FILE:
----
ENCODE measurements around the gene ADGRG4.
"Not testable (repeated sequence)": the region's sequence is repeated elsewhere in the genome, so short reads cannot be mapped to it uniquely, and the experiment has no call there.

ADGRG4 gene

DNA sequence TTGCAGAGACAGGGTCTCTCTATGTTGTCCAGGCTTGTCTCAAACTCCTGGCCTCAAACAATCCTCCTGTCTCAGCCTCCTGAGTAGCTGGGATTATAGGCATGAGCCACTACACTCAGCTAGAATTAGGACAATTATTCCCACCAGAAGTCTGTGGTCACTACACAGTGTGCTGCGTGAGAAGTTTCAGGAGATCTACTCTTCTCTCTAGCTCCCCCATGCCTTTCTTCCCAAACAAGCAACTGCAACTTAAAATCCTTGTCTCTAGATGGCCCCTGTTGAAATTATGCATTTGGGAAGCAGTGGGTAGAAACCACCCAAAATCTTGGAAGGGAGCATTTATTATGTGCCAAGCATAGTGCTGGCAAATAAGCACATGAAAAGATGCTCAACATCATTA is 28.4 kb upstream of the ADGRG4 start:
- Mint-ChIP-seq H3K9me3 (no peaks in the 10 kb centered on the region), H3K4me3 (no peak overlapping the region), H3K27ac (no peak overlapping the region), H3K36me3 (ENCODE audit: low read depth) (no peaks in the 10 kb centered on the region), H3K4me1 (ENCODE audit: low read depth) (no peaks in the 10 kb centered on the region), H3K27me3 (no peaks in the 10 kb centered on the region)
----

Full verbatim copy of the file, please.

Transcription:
ENCODE measurements around the gene ADGRG4.
"Not testable (repeated sequence)": the region's sequence is repeated elsewhere in the genome, so short reads cannot be mapped to it uniquely, and the experiment has no call there.

ADGRG4 gene

DNA sequence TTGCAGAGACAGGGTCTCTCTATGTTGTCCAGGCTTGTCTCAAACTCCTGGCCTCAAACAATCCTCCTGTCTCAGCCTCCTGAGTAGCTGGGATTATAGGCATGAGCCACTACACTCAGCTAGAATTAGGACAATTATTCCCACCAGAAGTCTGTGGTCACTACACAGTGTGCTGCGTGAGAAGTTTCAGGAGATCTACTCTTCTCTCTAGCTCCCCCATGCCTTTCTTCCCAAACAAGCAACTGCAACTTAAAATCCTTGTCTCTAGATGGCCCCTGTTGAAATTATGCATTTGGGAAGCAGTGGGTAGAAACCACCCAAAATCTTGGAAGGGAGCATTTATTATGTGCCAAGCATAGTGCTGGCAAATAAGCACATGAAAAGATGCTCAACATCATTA is 28.4 kb upstream of the ADGRG4 start:
- Mint-ChIP-seq H3K9me3 (no peaks in the 10 kb centered on the region), H3K4me3 (no peak overlapping the region), H3K27ac (no peak overlapping the region), H3K36me3 (ENCODE audit: low read depth) (no peaks in the 10 kb centered on the region), H3K4me1 (ENCODE audit: low read depth) (no peaks in the 10 kb centered on the region), H3K27me3 (no peaks in the 10 kb centered on the region)